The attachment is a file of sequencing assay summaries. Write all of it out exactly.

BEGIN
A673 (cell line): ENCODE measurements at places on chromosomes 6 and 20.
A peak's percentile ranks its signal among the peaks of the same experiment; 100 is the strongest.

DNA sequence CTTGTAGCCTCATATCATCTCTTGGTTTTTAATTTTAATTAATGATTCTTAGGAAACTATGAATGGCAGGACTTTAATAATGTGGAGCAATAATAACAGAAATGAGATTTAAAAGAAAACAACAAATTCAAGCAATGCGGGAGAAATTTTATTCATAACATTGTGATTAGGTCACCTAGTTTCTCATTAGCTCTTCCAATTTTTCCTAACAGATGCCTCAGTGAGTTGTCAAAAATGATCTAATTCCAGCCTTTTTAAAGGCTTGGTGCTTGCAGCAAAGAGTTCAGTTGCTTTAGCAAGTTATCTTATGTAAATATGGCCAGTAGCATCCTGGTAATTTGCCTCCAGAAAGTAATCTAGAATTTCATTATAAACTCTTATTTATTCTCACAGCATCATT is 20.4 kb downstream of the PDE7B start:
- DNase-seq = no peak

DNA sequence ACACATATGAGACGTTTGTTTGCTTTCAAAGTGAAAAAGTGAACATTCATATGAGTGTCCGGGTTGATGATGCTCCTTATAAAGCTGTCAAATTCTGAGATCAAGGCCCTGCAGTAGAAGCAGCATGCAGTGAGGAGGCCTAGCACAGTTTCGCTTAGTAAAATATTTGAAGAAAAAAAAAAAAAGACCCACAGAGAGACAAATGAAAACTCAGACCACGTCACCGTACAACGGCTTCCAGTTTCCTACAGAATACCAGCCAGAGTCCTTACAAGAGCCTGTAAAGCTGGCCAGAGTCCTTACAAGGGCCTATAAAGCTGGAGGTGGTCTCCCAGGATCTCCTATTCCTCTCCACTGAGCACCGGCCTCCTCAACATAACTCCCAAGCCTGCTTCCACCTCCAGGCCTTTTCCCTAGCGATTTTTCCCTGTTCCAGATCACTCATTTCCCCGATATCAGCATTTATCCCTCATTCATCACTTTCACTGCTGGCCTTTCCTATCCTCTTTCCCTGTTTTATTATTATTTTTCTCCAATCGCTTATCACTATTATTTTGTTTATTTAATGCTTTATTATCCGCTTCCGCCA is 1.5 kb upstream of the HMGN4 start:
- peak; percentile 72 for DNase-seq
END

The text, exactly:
A673 (cell line): ENCODE measurements at places on chromosomes 6 and 20.
A peak's percentile ranks its signal among the peaks of the same experiment; 100 is the strongest.

DNA sequence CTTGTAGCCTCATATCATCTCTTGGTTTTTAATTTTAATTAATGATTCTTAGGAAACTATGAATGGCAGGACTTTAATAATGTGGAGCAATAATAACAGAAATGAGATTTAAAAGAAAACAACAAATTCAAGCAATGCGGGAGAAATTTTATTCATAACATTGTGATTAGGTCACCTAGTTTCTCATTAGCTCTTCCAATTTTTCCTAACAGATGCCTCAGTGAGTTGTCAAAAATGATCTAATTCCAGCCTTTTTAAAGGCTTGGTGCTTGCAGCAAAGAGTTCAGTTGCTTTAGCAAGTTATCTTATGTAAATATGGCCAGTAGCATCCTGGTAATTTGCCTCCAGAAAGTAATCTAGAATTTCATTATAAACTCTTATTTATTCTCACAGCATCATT is 20.4 kb downstream of the PDE7B start:
- DNase-seq = no peak

DNA sequence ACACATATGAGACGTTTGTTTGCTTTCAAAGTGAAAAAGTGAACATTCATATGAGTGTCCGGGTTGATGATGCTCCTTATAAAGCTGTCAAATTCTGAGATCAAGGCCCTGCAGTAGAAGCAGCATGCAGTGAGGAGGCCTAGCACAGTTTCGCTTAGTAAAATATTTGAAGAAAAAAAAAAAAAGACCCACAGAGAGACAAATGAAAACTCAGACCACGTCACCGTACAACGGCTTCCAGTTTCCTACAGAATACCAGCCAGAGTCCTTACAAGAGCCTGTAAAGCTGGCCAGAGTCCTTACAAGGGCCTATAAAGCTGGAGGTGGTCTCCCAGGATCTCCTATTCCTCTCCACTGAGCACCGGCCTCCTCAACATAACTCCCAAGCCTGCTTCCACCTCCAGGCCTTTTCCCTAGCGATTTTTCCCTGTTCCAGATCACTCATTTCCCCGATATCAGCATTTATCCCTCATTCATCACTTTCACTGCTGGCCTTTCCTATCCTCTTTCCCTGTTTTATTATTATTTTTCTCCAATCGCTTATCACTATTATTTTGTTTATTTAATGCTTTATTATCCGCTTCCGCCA is 1.5 kb upstream of the HMGN4 start:
- peak; percentile 72 for DNase-seq